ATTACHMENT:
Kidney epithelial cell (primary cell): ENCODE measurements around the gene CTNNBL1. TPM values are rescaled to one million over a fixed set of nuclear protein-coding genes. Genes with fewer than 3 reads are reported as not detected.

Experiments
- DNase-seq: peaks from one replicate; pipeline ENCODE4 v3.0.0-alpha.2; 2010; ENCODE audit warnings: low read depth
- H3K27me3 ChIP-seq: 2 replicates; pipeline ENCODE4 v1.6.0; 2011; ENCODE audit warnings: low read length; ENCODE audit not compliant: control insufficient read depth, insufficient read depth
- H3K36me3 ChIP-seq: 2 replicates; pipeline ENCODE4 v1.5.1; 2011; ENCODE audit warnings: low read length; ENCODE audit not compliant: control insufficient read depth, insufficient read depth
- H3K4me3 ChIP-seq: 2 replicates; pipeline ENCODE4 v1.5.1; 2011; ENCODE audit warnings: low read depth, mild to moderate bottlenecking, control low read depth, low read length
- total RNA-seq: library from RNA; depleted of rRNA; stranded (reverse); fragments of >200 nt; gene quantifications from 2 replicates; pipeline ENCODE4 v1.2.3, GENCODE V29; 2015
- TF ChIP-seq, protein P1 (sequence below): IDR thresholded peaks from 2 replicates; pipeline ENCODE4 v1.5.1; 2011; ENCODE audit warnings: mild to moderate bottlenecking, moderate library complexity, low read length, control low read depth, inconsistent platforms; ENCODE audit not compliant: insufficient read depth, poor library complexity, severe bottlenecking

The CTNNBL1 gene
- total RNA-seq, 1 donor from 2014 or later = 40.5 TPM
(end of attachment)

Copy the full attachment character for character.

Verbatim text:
Kidney epithelial cell (primary cell): ENCODE measurements around the gene CTNNBL1. TPM values are rescaled to one million over a fixed set of nuclear protein-coding genes. Genes with fewer than 3 reads are reported as not detected.

Experiments
- DNase-seq: peaks from one replicate; pipeline ENCODE4 v3.0.0-alpha.2; 2010; ENCODE audit warnings: low read depth
- H3K27me3 ChIP-seq: 2 replicates; pipeline ENCODE4 v1.6.0; 2011; ENCODE audit warnings: low read length; ENCODE audit not compliant: control insufficient read depth, insufficient read depth
- H3K36me3 ChIP-seq: 2 replicates; pipeline ENCODE4 v1.5.1; 2011; ENCODE audit warnings: low read length; ENCODE audit not compliant: control insufficient read depth, insufficient read depth
- H3K4me3 ChIP-seq: 2 replicates; pipeline ENCODE4 v1.5.1; 2011; ENCODE audit warnings: low read depth, mild to moderate bottlenecking, control low read depth, low read length
- total RNA-seq: library from RNA; depleted of rRNA; stranded (reverse); fragments of >200 nt; gene quantifications from 2 replicates; pipeline ENCODE4 v1.2.3, GENCODE V29; 2015
- TF ChIP-seq, protein P1 (sequence below): IDR thresholded peaks from 2 replicates; pipeline ENCODE4 v1.5.1; 2011; ENCODE audit warnings: mild to moderate bottlenecking, moderate library complexity, low read length, control low read depth, inconsistent platforms; ENCODE audit not compliant: insufficient read depth, poor library complexity, severe bottlenecking

The CTNNBL1 gene
- total RNA-seq, 1 donor from 2014 or later = 40.5 TPM